If in a local region in India the trade is served by tens of thousands of small players, they will be displaced by giant retailers with massive procurement resources. It is well known that over 50 percent of the rural economy is made up of Services sector, and a big part of this belongs to trading and supplying to urban India. What other options do rural people have when their livelihoods are displaced by giant foreign retailers? Hardly any thought has been given to this issue since the policy framework is biased towards supporting the big players.

Invitation to take over the market

According to the policy, at least 50 percent of the investment made by foreign retailers must be in “back-end infrastructure”. Perfect, says the foreign retailer. They will have to invest in infrastructure in any case. They will set up their own warehouses besides their own fleet of trucks and wagons. It is well known that tens of thousands of small road transport operators make a living moving agricultural produce in India. Once the big retailers enter into this segment, the livelihoods for small transporters would be directly threatened.

The primary reason behind the lack of physical infrastructure in rural India is the total neglect by the Indian authorities over the years. One cannot expect the small farmer-trader-retailer ecosystem to build such an infrastructure. Without building this infrastructure to support the small players, the government believes that this task should be carried out by big foreign players. By policy, the advantage to big foreign companies has been assured.

Concession to small and micro enterprises?

The policy stipulates at least 30 percent of the procurement of manufactured and processed products should be sourced from “small industry”, as a concession to the small sector. Is this really a concession?

Nearly two-third of the grocery trade comprises of food products, and a vast portion of this comes from the small sector. In India, leading consumer packaged goods companies get their brands manufactured through the small sector. The total supply from the small sector to the retail channels is likely to be upwards of 60 percent, at a conservative estimate. Therefore the policy takes away perhaps 30 to 40 percent of the market that the small sector is currently contributing. Isn’t a huge advantage to big foreign retailers?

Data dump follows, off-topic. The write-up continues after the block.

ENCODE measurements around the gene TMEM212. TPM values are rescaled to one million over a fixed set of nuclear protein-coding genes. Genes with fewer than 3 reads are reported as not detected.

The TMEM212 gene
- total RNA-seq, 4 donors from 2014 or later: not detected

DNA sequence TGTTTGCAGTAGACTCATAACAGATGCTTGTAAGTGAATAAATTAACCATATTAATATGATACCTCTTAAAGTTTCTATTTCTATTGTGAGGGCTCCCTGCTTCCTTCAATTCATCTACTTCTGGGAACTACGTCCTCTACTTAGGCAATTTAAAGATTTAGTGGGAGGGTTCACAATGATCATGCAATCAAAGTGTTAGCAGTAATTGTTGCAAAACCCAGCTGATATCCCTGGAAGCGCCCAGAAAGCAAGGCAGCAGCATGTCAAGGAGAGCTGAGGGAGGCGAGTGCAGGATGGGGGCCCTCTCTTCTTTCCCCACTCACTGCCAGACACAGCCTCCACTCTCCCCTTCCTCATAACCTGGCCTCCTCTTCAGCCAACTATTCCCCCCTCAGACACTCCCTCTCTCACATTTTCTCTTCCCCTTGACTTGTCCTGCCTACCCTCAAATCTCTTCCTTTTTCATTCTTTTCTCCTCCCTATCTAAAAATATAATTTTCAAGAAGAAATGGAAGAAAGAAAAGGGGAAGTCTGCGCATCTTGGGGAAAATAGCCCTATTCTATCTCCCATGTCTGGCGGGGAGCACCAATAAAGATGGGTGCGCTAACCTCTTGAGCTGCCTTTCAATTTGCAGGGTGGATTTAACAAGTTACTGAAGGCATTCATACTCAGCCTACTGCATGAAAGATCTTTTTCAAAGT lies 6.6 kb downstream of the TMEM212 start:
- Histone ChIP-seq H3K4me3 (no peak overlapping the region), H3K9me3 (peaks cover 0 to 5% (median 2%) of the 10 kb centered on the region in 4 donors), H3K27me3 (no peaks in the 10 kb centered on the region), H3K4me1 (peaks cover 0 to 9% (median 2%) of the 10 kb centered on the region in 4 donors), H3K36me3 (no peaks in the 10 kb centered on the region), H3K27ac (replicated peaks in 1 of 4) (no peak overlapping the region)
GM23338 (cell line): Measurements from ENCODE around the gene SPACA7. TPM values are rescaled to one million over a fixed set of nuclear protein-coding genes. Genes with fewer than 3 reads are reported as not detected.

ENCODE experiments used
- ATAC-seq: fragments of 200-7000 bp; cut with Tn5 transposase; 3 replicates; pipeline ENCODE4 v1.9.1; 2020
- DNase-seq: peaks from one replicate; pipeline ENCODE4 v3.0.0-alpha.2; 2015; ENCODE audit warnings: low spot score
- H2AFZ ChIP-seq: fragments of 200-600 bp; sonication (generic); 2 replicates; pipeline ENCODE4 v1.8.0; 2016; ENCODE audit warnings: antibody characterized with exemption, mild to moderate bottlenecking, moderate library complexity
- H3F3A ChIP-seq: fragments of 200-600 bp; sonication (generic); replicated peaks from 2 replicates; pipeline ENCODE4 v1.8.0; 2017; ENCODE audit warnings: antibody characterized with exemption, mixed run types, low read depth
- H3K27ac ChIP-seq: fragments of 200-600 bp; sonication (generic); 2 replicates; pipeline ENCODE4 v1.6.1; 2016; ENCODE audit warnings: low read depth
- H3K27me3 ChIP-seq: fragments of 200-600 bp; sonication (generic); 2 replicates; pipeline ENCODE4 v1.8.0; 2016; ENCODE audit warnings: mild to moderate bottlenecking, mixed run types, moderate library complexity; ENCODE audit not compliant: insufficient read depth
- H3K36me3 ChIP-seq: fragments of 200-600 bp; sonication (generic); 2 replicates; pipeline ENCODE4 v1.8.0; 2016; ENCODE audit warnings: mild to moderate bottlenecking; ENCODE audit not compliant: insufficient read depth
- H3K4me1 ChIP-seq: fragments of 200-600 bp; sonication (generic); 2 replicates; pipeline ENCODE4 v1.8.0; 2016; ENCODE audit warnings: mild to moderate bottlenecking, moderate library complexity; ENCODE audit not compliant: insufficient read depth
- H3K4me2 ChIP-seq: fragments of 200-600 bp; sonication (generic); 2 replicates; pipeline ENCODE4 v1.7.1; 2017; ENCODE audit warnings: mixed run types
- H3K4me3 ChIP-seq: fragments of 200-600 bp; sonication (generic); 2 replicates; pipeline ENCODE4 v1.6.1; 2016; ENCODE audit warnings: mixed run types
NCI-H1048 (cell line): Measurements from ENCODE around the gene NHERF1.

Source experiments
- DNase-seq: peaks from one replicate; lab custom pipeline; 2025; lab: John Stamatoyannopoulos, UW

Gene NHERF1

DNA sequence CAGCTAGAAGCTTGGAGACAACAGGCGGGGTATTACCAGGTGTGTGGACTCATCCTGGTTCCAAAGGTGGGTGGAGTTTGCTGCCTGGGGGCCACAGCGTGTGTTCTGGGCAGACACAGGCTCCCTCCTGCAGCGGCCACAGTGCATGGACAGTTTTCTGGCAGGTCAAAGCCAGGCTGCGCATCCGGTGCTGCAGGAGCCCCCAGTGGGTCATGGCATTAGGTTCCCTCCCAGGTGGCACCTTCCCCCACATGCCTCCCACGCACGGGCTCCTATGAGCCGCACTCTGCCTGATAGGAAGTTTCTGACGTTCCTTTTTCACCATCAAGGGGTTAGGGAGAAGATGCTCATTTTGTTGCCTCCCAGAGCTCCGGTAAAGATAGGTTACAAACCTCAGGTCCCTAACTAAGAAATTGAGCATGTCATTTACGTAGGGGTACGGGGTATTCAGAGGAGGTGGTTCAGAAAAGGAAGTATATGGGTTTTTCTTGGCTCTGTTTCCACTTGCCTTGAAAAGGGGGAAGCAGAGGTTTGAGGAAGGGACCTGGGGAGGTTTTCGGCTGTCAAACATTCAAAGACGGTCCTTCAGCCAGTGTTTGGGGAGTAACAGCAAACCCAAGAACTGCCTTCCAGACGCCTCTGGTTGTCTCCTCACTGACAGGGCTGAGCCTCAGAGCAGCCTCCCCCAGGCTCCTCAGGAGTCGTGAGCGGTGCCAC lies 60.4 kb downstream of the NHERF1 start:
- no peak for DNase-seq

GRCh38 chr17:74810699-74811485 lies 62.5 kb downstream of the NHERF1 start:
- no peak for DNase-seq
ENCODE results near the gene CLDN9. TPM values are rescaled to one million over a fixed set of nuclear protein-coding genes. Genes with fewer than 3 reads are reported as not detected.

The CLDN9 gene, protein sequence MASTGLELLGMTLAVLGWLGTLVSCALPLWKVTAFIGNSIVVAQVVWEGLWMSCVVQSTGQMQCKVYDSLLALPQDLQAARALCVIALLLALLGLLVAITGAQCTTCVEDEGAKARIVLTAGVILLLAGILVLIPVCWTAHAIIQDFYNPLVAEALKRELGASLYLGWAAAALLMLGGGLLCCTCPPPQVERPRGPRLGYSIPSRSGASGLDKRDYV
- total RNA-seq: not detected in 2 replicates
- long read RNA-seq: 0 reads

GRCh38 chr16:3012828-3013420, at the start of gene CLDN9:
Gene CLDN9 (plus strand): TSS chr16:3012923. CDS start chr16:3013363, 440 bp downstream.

Self certification?

All compliance (for backend investment, procurement from small sector) is through self certification of the foreign retailers, as per the declared policy. This is touchingly naïve. The government that views all Indian businessmen, companies and traders with a huge dose of distrust is quite happy to repose its trust with big foreign retailers who are defendants in hundreds of litigation cases all over the world. This clause would further benefit the foreign big retailers.

Not long ago, New Delhi had announced the mantra of “inclusive growth”. However, the FDI policy announcement is contrary to the stated policy objectives of promoting inclusive growth as small players in the retail business would ultimately end up paying the price.

Shekar Swamy is Group CEO of R K SWAMY HANSA, one of India’s leading advertising and marketing services groups. He is also a visiting faculty member of Northwestern University, USA.